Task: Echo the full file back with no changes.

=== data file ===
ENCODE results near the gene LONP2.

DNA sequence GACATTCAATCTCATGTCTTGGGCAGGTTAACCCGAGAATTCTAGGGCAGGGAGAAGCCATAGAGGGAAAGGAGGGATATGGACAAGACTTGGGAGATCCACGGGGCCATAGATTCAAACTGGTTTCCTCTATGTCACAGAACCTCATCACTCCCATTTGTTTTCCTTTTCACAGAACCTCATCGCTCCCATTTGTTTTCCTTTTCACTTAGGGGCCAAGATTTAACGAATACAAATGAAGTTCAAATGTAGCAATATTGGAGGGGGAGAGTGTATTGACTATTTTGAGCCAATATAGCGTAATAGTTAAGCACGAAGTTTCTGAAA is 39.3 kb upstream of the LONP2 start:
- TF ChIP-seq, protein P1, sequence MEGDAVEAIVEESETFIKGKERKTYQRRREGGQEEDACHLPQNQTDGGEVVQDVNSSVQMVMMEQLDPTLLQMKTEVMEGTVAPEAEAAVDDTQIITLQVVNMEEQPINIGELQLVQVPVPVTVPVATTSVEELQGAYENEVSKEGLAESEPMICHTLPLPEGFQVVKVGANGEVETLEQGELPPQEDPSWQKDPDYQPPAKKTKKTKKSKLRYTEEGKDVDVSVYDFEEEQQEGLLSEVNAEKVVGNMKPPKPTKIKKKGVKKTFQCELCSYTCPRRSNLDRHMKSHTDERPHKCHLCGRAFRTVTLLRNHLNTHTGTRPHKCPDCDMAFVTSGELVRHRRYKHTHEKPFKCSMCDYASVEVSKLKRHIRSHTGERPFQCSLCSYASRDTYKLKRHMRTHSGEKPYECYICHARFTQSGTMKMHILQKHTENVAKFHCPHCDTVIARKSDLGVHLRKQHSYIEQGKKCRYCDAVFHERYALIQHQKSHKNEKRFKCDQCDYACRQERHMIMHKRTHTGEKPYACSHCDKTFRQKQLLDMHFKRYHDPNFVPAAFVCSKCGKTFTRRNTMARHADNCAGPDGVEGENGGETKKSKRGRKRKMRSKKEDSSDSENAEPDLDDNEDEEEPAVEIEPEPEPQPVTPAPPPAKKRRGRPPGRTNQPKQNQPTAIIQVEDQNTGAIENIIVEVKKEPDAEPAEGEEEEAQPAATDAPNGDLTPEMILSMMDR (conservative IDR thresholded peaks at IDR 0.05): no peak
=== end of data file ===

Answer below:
ENCODE results near the gene LONP2.

DNA sequence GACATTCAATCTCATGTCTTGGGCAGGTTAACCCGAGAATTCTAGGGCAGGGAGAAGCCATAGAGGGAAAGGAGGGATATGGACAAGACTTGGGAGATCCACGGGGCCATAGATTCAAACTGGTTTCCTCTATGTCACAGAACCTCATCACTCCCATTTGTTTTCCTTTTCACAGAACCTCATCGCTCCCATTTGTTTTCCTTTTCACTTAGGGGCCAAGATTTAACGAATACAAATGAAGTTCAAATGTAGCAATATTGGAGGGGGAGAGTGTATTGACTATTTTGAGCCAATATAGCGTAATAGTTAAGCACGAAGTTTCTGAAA is 39.3 kb upstream of the LONP2 start:
- TF ChIP-seq, protein P1, sequence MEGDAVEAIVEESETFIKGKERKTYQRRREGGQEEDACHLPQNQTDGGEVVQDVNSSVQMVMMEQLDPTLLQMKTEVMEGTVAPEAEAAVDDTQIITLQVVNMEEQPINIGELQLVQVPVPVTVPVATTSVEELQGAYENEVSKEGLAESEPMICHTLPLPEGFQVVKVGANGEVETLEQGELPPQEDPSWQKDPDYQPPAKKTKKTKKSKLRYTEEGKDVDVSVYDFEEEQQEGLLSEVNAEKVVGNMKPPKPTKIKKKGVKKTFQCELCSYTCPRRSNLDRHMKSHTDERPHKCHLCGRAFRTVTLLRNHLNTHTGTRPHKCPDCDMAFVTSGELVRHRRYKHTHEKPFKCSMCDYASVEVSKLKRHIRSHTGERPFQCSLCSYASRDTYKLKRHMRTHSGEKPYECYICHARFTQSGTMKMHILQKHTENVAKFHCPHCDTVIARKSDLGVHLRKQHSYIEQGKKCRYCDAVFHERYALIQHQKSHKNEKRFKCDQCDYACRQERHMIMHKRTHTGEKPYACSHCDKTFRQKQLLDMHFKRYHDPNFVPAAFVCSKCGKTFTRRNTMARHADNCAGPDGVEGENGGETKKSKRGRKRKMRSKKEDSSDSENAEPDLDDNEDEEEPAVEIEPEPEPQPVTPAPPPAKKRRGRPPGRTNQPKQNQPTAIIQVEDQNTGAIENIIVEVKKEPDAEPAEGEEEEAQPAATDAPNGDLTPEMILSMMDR (conservative IDR thresholded peaks at IDR 0.05): no peak